The Shops at Georgetown Park are set to undergo substantial interior renovations, including the demolition of the entire ground floor of the building.

Vornado Realty Trust and Angelo Gordon & Co., the mall’s owners, received permits from the D.C. Department of Consumer and Regulatory Affairs this month allowing them to begin renovating the space.

The permits allow for interior non-structural demolition on the Canal, Wisconsin and M Street levels of the mall, as well as renovations to the lower, middle and upper levels of the parking garage. Only the topmost level of the mall will remain untouched.

Though work can start almost immediately according toDCRA spokesperson Helder Gil, there is no clear timeline for the renovations.

“They haven’t submitted permits yet for what they are planning on rebuilding in the space. That’s not something I think we know at this point,” he said.

Mitchell Shear, president of Vornado, had previously discussed the possibility of converting the many smaller spaces on the ground floor into fewer, larger stores.

“It’ll end up as a prime, large-format, street-driven retail mall with seven to a dozen stores as opposed to 60 or 80,” Shear told the Washington Business Journal in February.

The company has not applied for any permits to modify the exterior of the building. These permits are more difficult to obtain, as exterior renovations require approval from both the Citizens Association of Georgetown and the Commission of Fine Arts.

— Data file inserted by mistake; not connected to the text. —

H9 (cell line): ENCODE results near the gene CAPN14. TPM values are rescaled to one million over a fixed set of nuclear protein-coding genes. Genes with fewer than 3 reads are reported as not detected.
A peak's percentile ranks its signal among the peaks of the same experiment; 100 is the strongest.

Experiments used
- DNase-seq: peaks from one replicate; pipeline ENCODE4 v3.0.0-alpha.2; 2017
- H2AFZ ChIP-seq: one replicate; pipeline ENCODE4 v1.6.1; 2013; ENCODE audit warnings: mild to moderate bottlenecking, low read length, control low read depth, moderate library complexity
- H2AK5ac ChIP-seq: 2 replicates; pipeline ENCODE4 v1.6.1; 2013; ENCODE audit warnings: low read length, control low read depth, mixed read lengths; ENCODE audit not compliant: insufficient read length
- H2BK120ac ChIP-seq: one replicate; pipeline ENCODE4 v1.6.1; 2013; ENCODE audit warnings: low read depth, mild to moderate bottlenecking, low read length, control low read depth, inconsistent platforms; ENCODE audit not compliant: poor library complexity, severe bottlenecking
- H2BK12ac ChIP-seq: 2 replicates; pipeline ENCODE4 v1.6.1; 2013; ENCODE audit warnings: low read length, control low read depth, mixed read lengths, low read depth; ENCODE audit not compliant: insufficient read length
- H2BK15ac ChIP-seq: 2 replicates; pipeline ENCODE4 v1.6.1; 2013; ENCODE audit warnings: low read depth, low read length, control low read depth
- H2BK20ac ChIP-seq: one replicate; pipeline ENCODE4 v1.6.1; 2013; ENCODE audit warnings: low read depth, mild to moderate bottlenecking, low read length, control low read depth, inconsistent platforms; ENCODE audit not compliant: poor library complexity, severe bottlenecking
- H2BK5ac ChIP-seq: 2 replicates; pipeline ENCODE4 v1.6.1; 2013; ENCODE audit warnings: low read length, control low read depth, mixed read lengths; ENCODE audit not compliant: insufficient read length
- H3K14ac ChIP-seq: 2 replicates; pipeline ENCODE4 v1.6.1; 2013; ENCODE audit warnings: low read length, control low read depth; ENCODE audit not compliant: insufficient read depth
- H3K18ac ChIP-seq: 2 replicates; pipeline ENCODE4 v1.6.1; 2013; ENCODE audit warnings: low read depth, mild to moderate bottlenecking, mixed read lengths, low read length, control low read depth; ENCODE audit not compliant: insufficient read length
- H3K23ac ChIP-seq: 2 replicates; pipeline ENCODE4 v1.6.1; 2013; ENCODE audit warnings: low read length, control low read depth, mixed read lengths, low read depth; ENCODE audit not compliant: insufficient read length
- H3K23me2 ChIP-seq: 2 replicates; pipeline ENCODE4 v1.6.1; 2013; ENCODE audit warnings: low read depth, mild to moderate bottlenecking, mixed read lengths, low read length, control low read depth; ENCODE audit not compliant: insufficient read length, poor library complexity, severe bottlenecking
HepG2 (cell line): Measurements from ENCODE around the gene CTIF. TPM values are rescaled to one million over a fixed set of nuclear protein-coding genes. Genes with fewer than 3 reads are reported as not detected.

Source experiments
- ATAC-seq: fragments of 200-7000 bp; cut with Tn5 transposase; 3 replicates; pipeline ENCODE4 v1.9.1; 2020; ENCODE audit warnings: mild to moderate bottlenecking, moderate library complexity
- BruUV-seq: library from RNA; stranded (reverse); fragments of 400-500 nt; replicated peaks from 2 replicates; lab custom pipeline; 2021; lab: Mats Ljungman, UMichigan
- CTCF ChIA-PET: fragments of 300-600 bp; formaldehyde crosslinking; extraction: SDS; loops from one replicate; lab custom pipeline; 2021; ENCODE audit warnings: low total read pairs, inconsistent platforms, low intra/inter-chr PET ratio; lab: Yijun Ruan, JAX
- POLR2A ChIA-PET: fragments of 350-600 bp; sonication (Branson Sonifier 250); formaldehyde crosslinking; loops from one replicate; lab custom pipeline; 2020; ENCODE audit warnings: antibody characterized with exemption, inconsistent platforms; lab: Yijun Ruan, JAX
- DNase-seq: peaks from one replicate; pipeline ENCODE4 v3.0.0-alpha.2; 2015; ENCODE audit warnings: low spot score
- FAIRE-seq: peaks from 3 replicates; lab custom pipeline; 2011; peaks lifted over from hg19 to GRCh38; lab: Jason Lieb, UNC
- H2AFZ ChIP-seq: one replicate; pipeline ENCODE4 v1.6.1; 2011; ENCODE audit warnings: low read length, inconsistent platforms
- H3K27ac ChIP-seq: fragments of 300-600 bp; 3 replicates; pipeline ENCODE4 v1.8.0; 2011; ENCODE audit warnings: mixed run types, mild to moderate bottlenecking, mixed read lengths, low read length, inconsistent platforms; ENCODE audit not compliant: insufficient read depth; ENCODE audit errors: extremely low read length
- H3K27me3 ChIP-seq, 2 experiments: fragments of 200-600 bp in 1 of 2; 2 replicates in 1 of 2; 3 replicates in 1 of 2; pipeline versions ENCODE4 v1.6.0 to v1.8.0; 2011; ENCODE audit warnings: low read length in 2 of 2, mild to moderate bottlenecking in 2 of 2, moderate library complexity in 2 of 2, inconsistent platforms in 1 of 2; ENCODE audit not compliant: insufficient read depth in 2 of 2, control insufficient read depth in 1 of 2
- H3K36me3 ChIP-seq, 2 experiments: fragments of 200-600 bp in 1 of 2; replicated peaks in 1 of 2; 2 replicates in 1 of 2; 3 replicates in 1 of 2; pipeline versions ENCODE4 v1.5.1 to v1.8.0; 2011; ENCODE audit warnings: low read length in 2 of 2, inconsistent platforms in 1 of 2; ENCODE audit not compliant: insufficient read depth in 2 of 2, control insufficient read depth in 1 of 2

Only 12 stores remain open in the Shops at Georgetown Park, which once held more than 60 shops and businesses.

According to Robert Bellamy, assistant general manager at Washington Sports Club, the business has not been asked to leave the mall. WSC is located on the top level of the building, which is not slated for renovation.

“It will be open while things are under construction, while they’re making renovations,” Bellamy said.

Bellamy added that the arrival of a large department store would be good for the remaining businesses. Although WSC has not seen a decline in customers, Bellamy said, “It never hurts to have more awareness,” citing that a large store would increase traffic in the mall.

Since being forced to vacate the mall in Dec. 2011, several former occupants, including FornashDesigns and Total Party, have announced the opening of new locations across the Potomac atBallston Common Mall in Arlington, Va.

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